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  • Repairing drill press column bracket.

    I have been asked to fix a typical Chinese 16 speed drill press. My BIL has two of these in his injection mold shop where the table column clamp is cracked . The problem is the cast iron casting has had the broken piece lost.

    Is it possible to to use a 50 mm by 5mm flat bar strap and try to bolt it too the outer circumference of the clamp and using gas bend it too take the shape of the clamp and try to make pinch bolt strap of sorts. It seems sad to have to throw a machine away because of this.

    One of them just has a crack. Will brazing work on this and what type of rod will work.

    Another question.? I have one of these cheap drill presses and would like to change it to use a three phase using a vfd.
    But I see there is a conversion where you can by a jack shaft for this. The guy was explaining that a vfd just cannot provide sufficient torque on the slowest speeds when he is drilling a 25mm hole. Is this a real problem and does anyone here have a chinese press running on vfd and what are your thoughts.

  • #2
    This is a pic of one that could possibly be brazed/welded.It has a 6 inch machine vice attached to it.
    Click image for larger version

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    • #3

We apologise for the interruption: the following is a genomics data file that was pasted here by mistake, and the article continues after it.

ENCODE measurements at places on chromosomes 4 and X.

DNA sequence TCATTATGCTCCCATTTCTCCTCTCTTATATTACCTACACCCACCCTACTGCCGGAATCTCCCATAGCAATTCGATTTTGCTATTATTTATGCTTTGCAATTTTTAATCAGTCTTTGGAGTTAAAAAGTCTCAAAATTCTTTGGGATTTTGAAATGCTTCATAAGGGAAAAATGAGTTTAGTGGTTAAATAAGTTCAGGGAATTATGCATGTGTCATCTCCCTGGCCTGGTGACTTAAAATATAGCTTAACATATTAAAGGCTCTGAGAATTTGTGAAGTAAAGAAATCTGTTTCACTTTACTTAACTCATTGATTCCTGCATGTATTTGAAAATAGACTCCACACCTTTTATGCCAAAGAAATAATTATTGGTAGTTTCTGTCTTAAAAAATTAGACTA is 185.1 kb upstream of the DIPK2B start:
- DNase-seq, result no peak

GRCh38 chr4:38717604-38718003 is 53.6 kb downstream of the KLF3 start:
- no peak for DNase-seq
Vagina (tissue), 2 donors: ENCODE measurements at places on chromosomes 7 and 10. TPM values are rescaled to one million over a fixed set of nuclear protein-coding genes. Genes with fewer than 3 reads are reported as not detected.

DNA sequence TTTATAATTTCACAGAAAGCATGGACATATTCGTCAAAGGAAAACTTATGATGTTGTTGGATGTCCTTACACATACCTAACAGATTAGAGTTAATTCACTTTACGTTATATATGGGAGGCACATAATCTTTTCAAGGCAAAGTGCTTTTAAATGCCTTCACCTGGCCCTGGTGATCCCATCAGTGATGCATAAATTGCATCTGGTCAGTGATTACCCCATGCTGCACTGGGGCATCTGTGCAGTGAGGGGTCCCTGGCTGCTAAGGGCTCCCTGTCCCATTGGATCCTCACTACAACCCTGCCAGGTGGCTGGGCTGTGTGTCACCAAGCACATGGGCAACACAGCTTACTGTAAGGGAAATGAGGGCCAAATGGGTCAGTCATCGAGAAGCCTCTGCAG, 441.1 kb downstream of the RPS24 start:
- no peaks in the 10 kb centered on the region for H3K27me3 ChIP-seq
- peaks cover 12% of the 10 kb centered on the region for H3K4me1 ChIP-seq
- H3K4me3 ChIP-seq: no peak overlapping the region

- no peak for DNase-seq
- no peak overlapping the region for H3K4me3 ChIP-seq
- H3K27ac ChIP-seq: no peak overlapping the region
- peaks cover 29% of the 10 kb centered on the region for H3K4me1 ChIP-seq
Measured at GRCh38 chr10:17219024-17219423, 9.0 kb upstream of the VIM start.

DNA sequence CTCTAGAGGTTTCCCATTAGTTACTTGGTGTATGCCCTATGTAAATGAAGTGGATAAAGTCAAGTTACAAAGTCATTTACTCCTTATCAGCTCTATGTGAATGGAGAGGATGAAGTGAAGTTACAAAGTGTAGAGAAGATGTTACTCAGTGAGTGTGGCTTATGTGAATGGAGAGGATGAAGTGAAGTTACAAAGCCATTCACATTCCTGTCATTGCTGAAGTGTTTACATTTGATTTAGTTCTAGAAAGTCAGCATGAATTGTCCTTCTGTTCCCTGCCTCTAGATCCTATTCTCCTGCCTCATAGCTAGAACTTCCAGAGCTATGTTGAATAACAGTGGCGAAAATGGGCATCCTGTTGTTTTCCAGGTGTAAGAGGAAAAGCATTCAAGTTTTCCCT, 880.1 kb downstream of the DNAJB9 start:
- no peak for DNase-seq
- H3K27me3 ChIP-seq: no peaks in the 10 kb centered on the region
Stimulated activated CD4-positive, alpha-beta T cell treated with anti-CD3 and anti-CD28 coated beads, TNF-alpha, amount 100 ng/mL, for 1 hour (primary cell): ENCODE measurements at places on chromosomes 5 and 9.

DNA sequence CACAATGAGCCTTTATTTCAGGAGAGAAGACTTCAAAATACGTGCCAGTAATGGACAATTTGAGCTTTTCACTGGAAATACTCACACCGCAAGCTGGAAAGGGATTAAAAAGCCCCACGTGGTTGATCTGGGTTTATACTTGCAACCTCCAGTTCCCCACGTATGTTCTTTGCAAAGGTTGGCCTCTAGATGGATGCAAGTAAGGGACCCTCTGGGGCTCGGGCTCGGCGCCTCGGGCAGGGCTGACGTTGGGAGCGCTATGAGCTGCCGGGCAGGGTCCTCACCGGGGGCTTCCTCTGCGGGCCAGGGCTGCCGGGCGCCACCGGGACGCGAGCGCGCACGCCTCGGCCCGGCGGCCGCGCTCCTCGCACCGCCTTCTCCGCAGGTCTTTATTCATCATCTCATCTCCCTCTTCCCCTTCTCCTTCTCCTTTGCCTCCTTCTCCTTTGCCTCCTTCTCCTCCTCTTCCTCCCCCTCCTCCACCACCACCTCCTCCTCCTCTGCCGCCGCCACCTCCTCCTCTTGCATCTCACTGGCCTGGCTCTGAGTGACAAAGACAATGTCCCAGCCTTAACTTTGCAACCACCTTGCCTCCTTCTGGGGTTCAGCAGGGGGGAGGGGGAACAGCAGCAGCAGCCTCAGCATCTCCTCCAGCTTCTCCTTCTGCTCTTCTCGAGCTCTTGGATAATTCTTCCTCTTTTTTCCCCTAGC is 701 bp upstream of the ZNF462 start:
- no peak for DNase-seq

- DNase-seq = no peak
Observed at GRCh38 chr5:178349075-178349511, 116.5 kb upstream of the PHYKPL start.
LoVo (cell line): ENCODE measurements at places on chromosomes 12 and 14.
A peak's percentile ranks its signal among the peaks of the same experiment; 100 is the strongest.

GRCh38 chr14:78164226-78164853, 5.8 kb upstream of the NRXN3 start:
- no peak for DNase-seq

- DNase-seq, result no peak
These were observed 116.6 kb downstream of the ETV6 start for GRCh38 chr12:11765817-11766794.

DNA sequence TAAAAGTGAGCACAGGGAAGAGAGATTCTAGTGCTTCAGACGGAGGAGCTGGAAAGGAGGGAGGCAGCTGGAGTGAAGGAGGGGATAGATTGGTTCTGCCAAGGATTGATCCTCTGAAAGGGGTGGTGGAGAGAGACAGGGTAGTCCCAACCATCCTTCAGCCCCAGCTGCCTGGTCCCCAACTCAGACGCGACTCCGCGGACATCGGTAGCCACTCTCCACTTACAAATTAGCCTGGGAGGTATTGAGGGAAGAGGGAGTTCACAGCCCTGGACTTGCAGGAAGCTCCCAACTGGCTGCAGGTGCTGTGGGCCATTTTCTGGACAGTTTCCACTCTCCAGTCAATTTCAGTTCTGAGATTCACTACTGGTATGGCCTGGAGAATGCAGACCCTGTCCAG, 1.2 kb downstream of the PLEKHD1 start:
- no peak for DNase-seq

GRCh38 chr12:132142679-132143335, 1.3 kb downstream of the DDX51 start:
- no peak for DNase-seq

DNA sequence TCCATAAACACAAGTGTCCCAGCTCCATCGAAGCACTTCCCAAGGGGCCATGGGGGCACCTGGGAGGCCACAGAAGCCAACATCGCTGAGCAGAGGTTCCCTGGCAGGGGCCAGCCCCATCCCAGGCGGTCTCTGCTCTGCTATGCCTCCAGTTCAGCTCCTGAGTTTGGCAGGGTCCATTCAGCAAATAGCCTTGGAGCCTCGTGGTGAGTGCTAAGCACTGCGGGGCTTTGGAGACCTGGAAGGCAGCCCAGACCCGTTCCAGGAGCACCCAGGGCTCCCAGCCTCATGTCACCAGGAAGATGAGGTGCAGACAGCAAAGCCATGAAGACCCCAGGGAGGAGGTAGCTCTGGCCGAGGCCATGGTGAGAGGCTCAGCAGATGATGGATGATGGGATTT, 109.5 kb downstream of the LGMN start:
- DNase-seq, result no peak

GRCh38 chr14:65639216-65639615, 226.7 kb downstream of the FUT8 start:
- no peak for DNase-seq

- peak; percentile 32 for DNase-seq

I'd include a block of some sort to take the clamping bolt. Then weld that to a piece of suitable tubing or formed flat plate that extends over the casting surface by a fair bit of a third or so of the circumference. Then braze the snot out of it.

      And perhaps add a clamping limit screw so the gorillas he has working for him can't over tighten the part again and cause it to break somewhere else.
      Chilliwack BC, Canada

      Comment


      • #4
        I'm afraid his won't help you but might help someone else not get in this situation

        Clamp the table as you normally would and measure the gap
        then cobble up some hard plastic the right thickness so when someone
        comes along and cranks on it they get their satisfaction without destroying anything.
        (I do some work where folks are more enthusiastic than skilled)

        Think that if I were to braze that,
        I would also put a thin strap over, screwed to the part that is not broken,
        with the clamp pulling on the strap before stressing the brazed joint
        --
        Tom C
        ... nice weather eh?

        Comment


        • #5